Ishikawa impact extended far beyond Japan. His methods and philosophies were adopted by industries worldwide, contributing to the rise of the quality movement in the West during the late 20th century. His work played a pivotal role in shaping the modern approaches to quality and manufacturing efficiency.
Ishikawa authored several books on quality control and management, further disseminating his ideas globally. His belief in the power of collective responsibility for quality, combined with practical tools like the Ishikawa Diagram, has left a lasting legacy in both theory and practice.
How to make Ishikawa Diagram?
Ishikawa diagram as a simple problem-solving tools can be done in 6 steps:
- DRAW THE FISHBONE – Draw the template on your whiteboard/flipchart. The idea is that “head“ shows the problem (effect) and “bones” indicate the impact of the causes.
- DEFINE THE PROBLEM – Agree on a problem statement (effect). Write it at the center right of the whiteboard or flipchart. This ensures that everyone have the same understanding of problem you’re addressing.
- CHOOSE THE MAJOR CATEGORIES – Brainstorm the major (specific) categories of causes of the problem. If this is difficult use generic (4M/6M) categories: MEN, METHOD, MACHINE, MATERIAL, MEASURE, MOTHER NATURE. Write the categories of causes as branches from the main arrow. See here: 4M Checklist
- IDENTIFY CAUSES WITHIN EACH CATEGORY – Team should brainstorm all possible causes that fit into each category. Ask “Why does this happen?” As each idea is given, the facilitator writes it as a branch from the appropriate category.
- GO DEEPER TO IDENTIFY SUB-CAUSES – If you determine that you can break something down to smaller points, create branches from the main point. Again ask “Why does this happen?” about each cause. Write sub-causes branching off the causes. Continue to ask “Why?” and generate deeper levels of causes.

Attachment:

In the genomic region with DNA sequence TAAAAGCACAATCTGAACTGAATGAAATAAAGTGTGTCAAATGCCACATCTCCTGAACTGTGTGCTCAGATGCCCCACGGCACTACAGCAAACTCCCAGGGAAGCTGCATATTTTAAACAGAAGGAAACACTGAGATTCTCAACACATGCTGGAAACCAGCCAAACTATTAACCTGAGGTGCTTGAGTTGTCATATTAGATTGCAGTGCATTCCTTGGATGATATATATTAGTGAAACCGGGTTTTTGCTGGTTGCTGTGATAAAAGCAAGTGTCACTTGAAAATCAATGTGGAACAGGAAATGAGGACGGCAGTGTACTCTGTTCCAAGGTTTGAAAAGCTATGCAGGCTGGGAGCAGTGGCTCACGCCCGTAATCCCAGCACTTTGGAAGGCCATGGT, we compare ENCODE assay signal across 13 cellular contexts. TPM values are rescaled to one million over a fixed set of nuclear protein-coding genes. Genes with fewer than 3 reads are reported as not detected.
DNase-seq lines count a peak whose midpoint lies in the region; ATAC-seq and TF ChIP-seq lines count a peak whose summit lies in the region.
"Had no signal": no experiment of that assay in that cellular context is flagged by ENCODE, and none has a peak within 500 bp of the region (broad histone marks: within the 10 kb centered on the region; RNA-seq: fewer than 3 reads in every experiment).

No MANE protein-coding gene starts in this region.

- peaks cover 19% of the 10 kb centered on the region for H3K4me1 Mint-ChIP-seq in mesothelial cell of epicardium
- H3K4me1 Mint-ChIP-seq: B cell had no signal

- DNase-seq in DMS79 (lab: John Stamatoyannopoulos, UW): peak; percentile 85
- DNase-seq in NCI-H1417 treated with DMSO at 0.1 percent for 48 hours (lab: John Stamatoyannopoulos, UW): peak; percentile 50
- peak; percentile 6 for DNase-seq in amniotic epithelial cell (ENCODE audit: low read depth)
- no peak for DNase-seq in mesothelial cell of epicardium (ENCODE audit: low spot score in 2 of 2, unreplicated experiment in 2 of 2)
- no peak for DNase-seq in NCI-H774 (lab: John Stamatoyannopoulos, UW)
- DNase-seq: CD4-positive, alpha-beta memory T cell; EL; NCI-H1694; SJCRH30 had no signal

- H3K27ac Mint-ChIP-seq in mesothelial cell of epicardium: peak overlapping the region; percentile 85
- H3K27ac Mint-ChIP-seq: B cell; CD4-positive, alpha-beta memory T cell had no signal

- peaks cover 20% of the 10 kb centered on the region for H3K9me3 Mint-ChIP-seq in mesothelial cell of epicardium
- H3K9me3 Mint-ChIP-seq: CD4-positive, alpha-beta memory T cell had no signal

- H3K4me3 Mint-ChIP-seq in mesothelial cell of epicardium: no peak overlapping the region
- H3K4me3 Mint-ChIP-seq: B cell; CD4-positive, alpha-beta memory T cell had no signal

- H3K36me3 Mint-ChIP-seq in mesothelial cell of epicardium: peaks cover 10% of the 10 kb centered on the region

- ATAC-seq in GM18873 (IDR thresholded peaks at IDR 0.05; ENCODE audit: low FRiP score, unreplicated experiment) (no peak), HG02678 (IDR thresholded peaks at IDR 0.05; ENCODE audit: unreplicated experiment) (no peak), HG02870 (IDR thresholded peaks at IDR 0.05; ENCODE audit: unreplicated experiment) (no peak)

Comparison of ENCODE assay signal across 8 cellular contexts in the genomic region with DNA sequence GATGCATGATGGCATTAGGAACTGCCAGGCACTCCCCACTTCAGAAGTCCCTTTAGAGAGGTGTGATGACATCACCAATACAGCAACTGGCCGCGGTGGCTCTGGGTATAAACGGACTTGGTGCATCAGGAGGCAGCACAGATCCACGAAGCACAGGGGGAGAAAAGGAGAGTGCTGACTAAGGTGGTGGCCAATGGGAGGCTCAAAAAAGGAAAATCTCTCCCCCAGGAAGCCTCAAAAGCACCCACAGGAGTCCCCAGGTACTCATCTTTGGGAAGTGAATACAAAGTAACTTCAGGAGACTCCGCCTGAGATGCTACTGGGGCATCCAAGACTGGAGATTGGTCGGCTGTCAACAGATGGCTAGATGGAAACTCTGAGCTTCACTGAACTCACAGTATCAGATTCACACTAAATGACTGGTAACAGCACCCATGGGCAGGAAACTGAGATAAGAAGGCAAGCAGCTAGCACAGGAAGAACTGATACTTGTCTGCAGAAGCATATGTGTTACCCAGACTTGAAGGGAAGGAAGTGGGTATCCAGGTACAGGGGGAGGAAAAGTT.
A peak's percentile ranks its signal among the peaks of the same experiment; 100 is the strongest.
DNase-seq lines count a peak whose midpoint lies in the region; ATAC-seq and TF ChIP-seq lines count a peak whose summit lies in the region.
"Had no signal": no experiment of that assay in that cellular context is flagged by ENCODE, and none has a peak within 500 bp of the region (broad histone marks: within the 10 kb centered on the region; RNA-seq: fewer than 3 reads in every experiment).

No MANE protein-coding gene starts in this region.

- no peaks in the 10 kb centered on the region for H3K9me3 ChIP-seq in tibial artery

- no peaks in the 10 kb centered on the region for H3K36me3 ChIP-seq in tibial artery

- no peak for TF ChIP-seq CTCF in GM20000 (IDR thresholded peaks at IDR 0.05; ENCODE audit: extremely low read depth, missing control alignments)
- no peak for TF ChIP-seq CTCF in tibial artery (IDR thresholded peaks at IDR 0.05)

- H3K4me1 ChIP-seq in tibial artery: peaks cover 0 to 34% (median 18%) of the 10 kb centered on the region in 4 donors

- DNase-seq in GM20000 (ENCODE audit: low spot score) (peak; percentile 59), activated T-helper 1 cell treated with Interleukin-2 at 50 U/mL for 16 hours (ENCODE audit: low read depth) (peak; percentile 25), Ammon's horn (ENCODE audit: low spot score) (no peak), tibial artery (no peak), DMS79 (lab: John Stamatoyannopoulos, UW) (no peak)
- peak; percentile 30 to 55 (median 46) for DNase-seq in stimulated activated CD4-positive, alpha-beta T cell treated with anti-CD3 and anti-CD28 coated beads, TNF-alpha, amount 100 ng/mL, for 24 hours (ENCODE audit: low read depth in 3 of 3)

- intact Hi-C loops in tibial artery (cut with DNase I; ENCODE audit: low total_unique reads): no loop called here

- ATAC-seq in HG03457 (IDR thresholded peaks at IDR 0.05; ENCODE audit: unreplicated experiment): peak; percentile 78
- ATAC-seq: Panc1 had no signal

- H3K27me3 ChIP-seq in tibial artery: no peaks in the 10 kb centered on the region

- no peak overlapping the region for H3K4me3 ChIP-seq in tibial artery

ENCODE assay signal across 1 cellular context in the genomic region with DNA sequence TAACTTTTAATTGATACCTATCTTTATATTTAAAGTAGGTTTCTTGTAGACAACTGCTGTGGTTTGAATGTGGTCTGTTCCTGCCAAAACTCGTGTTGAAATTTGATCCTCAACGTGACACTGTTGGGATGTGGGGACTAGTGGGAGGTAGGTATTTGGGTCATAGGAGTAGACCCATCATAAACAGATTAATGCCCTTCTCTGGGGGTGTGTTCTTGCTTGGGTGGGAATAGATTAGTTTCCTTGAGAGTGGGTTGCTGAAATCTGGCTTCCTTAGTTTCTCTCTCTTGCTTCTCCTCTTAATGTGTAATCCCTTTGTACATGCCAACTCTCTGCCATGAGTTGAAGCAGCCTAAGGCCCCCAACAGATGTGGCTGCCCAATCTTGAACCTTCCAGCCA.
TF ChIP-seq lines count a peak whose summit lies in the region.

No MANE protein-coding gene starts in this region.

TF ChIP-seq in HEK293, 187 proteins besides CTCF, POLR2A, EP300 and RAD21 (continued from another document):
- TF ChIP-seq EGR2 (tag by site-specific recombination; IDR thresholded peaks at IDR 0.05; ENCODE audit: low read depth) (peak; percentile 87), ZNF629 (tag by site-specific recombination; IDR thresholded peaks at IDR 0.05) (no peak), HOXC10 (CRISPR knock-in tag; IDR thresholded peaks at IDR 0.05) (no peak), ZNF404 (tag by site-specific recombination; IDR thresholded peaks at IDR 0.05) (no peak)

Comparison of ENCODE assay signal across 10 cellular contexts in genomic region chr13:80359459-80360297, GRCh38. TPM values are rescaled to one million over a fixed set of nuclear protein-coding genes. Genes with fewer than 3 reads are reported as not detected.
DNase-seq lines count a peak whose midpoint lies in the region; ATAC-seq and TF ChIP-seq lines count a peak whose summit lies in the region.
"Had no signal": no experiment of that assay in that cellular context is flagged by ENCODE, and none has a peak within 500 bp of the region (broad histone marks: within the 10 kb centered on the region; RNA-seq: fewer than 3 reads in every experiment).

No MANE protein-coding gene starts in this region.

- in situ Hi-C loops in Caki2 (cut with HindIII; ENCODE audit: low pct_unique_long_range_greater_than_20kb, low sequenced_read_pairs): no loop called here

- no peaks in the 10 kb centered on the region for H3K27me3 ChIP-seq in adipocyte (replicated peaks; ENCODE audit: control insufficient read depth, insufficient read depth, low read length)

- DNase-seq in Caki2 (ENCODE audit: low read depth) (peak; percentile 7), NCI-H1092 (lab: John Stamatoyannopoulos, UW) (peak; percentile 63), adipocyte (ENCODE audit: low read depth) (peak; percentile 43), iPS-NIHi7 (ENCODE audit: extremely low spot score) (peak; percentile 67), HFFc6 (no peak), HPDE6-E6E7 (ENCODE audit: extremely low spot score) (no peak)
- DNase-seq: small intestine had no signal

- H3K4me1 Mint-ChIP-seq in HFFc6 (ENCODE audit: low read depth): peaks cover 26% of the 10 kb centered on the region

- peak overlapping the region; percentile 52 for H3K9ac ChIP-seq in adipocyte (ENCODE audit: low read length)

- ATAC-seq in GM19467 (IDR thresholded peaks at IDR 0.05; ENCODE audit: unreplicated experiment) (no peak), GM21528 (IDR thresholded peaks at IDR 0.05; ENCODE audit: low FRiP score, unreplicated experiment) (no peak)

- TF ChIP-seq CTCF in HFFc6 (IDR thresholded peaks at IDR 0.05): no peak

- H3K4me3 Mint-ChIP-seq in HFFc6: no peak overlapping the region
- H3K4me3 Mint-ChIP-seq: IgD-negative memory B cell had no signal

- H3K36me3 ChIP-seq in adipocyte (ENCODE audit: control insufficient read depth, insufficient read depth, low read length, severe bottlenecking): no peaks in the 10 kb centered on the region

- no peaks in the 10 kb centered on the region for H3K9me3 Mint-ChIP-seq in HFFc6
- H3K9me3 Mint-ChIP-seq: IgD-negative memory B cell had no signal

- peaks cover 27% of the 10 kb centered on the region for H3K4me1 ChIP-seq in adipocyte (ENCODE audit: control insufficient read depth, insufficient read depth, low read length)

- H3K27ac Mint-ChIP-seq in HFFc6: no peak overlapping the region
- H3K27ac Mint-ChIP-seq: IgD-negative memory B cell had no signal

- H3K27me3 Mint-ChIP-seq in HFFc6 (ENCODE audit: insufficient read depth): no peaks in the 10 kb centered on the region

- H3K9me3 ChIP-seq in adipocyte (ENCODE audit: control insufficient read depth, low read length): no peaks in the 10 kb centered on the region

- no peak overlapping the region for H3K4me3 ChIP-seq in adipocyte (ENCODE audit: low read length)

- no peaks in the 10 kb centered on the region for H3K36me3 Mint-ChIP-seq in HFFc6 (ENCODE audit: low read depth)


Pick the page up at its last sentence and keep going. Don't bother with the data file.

- ANALYZE YOUR DIAGRAM – In this stage you should have a diagram showing all of the possible causes that team identified. Depending on the importance of the problem, you can now investigate the most likely causes further. During investigation team should test which of these possible causes is contributing the most to the problem.
Kaoru Ishikawa passed away in 1989, but his influence remains evident in today’s quality management practices. He was not just a theorist but a visionary who saw the potential for quality control to transform not just businesses but the very way people work and think about their roles within organizations. As industries continue to evolve in the 21st century, Ishikawa’s principles remain as relevant as ever, underlining the importance of quality, continuous improvement, and collective responsibility in achieving excellence.
Nenad Marcetic is CIO at Lean Community. He has over 15 years of experience in Lean Management. He is a graduate of Quality Management. He has conducted more than 250 management system audits in various companies and industries (manufacturing, food and beverage, agriculture, IT services, finance, retail, mining). Since 2015 in a global automotive company, where he is responsible for process standardization and the implementation of the IATF standard.